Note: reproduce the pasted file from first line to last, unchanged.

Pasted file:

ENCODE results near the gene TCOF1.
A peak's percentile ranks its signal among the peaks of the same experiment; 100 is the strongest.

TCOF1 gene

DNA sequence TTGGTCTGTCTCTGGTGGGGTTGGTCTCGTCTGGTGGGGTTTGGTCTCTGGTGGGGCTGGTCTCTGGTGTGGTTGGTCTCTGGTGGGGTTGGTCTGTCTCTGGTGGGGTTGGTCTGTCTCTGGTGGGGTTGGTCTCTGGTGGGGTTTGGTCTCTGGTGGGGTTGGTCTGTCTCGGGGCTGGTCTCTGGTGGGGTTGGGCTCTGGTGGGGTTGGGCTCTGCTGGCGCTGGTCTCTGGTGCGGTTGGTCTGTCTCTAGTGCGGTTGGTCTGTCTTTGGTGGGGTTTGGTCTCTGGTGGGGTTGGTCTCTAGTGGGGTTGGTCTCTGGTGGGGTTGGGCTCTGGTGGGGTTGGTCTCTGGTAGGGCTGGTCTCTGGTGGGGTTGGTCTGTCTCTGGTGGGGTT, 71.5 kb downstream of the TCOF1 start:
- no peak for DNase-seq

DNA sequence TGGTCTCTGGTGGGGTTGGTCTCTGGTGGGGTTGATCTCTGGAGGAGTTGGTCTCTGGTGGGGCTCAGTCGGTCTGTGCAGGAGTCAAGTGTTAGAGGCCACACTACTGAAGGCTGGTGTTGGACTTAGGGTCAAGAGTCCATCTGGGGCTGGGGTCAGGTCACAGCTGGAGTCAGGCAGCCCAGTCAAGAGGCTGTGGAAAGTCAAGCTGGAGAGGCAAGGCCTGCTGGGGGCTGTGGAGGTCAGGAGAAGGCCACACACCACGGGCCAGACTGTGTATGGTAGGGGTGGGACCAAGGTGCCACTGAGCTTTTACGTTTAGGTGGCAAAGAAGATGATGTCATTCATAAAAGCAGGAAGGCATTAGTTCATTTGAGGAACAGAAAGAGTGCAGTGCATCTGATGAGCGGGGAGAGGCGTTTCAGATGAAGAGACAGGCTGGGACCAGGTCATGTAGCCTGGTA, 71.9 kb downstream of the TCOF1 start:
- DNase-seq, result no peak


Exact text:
ENCODE results near the gene TCOF1.
A peak's percentile ranks its signal among the peaks of the same experiment; 100 is the strongest.

TCOF1 gene

DNA sequence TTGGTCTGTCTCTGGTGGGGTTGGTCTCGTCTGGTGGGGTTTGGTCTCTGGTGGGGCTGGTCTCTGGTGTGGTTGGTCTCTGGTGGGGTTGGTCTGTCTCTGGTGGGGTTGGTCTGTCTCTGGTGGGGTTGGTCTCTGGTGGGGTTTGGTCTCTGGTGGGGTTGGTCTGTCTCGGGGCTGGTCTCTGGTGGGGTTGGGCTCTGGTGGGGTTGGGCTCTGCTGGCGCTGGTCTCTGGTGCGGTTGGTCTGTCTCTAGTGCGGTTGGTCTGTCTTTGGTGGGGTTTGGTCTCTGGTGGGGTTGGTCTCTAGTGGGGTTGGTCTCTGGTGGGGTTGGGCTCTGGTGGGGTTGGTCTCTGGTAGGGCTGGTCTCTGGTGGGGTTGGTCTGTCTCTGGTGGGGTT, 71.5 kb downstream of the TCOF1 start:
- no peak for DNase-seq

DNA sequence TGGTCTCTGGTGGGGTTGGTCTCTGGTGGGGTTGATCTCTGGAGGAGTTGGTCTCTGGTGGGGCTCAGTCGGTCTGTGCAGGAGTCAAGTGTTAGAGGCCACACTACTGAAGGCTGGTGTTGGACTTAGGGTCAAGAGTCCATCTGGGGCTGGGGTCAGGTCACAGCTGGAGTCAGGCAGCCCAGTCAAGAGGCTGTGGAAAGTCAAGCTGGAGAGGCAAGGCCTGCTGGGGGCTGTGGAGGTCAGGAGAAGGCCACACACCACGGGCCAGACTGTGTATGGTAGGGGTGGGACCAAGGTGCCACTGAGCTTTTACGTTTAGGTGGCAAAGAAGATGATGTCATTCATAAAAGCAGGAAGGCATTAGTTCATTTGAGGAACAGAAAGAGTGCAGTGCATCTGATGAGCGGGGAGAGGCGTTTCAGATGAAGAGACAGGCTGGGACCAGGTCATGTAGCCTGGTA, 71.9 kb downstream of the TCOF1 start:
- DNase-seq, result no peak